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I have a general question regrading setting up the MAX SQL memory settings-

For our current CPU with below specs, server team bumped up OS memory from 400GB to 1TB:

  • Intel® Xeon® Processor E5-4640 v2 - It's a 4 socket 10 core per processors with HT enabled so total of 80 logical processors 4 NUMA nodes

Looking at the specs on intel site here max memory supported seems to be 768.

So what does that exactly mean in terms of SQL space? even OS has 1 TB should one be setting MAX memory settings based on 1 TB or 768 GB? We can see issues from SQL when trying to bump up the MAX memory settings lets say over 850 and when we lower it back to 400 goes back to normal.

Issues when bump up SQL MAX memory - App time outs for queries running over 3 secs based on time out settings.

Tested this couple of times and looks to be same. Need to understand why

Appreciate your inputs on this.

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  • The spec for the chip is the per-socket (NUMA node) memory. So follow normal guidance. Leave the default, or set Max Server Memory to reserve memory for OS and other processes. learn.microsoft.com/en-us/sql/database-engine/configure-windows/… Apr 17, 2020 at 18:01
  • what other process aside from the Operating System itself are running on the SQL Server? For instance, is there SQL Server Analysis Services, or SQL Server Reporting Services running? Or is there some other service that requires a lot of memory such as an Anti-Virus scanner, or some third-party service? Is this SQL Server running in a VM or on physical hardware? Also, you should really re-think having your app timeouts set to 3 seconds, that is a really short period of time that could easily be running out because of locking.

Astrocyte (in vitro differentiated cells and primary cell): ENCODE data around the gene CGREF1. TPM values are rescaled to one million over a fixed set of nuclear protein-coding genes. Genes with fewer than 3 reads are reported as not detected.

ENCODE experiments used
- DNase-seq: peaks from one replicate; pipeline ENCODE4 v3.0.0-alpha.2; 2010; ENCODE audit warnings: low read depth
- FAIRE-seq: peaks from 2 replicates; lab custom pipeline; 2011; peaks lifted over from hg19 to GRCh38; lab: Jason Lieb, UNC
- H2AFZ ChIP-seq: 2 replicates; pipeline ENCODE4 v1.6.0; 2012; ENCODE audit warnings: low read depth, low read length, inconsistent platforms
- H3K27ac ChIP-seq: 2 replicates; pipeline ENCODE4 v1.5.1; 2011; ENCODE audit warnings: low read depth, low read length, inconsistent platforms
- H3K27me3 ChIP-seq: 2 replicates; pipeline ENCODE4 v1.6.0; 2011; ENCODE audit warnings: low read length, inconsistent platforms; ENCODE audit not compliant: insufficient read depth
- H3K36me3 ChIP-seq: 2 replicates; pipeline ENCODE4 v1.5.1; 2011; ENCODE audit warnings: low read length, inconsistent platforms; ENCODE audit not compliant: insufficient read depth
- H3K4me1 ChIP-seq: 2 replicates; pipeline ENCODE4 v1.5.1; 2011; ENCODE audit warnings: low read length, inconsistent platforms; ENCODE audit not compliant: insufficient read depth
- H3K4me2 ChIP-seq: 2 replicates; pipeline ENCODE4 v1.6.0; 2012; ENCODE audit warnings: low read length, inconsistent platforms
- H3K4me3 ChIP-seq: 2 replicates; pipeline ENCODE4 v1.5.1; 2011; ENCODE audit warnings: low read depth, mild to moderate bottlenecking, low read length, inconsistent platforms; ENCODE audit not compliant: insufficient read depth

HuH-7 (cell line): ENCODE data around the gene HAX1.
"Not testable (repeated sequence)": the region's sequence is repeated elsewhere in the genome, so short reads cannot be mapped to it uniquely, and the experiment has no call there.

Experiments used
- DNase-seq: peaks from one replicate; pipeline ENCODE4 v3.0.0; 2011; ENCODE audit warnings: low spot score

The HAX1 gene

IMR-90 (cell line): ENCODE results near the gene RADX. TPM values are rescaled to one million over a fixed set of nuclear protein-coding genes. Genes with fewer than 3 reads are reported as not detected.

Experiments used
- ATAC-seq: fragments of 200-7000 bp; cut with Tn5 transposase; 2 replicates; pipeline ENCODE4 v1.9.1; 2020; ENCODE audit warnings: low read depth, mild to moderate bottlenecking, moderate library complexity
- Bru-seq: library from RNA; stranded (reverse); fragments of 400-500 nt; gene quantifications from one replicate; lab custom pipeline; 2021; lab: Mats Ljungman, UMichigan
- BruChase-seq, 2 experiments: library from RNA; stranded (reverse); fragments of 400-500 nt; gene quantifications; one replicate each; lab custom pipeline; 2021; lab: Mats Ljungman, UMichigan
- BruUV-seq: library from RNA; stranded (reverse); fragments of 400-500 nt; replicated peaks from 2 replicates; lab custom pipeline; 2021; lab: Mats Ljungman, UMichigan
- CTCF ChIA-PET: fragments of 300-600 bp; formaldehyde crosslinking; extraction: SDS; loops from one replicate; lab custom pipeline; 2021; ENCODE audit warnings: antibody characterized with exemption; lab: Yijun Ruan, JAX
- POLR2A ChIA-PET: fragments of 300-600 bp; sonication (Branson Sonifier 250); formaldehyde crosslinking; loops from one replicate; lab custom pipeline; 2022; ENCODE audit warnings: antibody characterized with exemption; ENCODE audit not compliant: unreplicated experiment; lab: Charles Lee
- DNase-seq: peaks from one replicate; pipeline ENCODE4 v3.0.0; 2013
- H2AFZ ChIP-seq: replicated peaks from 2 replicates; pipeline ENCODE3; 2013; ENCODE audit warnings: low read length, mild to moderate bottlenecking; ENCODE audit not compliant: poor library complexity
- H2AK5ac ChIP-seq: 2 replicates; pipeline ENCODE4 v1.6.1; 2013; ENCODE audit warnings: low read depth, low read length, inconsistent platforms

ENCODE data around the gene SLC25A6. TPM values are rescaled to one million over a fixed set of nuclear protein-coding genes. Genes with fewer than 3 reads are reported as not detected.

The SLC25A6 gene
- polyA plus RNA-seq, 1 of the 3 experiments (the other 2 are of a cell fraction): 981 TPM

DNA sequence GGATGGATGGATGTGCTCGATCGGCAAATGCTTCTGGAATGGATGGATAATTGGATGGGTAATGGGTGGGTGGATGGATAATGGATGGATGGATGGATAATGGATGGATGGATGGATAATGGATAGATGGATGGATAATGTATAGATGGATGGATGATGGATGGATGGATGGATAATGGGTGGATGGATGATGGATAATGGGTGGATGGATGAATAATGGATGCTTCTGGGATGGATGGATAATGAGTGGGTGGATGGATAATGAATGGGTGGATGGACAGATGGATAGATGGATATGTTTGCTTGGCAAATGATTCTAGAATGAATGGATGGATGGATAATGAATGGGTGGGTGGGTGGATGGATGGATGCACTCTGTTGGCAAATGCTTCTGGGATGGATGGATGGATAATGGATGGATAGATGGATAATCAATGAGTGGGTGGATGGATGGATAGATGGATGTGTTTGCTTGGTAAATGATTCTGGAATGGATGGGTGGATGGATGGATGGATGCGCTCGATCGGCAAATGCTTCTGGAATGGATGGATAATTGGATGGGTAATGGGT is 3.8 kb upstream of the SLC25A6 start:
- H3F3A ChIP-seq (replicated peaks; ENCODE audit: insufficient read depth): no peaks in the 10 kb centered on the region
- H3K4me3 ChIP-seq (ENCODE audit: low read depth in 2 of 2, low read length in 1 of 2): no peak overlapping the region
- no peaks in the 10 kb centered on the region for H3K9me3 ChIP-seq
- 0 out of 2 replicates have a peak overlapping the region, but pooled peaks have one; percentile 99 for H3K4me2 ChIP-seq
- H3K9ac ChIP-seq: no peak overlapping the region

– Hannah Vernon
    Apr 21, 2020 at 12:22
  • You should also determine what the system is waiting on by looking at wait stats over the time where you see those timeouts happening.
    – Hannah Vernon
    Apr 21, 2020 at 12:23

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The max memory setting is how much RAM SQL will use. It will usually not use more then the max memory set. (Following Shanky's comment, see below for the exception to that rule): Quoting from Memory Management Architecture Guide

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  • Memory allocation requests made directly to Windows: These include Windows heap usage and direct virtual allocations made by modules that are loaded into the SQL Server process. Examples of such memory allocation requests include allocations from extended stored procedure DLLs, objects that are created by using Automation procedures (sp_OA calls), and allocations from linked server providers.

Now if your hardware has 1 TB but only 768Gb are recognize in the OS, setting up the max memory to higher then 768Gb will allow SQL to use all available RAM (all the RAM detected by the OS) and this could cause potential issue with the OS as it will have to do memory pressure on SQL to claim it back.

Set the SQL MaxMemory setting depending on how much RAM is seen by the OS and it should be all good. (Leaving at least 4 Gb for the OS)

P.s. Do not set min memory setting the the same value as the max memory. Set it lower as SQL will not release RAM under the min value when there is memory pressure and this could lead to an OS crash.

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